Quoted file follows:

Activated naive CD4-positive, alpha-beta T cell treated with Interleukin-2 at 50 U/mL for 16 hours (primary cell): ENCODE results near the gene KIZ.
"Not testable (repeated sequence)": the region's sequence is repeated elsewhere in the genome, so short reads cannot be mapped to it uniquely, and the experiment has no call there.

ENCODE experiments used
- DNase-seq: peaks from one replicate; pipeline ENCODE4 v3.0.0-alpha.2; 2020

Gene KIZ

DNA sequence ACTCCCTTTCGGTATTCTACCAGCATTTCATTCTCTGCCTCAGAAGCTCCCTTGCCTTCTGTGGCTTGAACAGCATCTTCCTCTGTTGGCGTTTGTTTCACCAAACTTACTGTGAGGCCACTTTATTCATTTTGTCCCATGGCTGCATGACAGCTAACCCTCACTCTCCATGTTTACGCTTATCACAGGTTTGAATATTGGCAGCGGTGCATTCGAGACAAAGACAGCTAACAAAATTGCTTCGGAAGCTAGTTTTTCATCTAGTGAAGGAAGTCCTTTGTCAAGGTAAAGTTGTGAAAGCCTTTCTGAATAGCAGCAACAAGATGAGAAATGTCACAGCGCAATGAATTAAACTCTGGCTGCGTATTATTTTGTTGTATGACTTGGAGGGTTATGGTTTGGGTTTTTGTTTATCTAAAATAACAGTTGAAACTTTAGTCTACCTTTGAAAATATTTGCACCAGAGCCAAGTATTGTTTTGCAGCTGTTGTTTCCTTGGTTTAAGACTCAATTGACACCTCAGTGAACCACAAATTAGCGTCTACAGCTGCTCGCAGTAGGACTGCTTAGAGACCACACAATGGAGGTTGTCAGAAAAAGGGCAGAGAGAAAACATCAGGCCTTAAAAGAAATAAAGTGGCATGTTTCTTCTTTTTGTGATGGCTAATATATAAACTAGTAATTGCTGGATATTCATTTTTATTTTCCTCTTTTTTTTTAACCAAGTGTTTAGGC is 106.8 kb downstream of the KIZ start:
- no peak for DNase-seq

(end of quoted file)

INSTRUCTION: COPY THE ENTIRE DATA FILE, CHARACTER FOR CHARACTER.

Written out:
Activated naive CD4-positive, alpha-beta T cell treated with Interleukin-2 at 50 U/mL for 16 hours (primary cell): ENCODE results near the gene KIZ.
"Not testable (repeated sequence)": the region's sequence is repeated elsewhere in the genome, so short reads cannot be mapped to it uniquely, and the experiment has no call there.

ENCODE experiments used
- DNase-seq: peaks from one replicate; pipeline ENCODE4 v3.0.0-alpha.2; 2020

Gene KIZ

DNA sequence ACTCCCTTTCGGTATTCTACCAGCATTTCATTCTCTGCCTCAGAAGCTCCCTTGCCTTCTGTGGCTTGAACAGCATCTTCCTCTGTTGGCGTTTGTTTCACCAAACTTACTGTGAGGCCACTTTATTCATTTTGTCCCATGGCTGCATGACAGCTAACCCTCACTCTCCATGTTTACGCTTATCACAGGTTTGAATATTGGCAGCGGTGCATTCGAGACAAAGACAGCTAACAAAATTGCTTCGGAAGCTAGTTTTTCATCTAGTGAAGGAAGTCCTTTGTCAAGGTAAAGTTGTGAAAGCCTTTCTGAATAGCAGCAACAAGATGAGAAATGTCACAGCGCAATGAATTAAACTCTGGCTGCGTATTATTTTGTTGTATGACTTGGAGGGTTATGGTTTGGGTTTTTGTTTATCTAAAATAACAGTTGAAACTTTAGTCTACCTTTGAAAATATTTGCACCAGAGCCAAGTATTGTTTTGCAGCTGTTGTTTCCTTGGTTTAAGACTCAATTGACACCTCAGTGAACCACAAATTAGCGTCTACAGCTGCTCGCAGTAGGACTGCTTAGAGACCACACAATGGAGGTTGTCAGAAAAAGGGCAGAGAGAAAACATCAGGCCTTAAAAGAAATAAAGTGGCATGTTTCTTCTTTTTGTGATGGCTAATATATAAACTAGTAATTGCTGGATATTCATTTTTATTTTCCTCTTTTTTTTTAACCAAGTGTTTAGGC is 106.8 kb downstream of the KIZ start:
- no peak for DNase-seq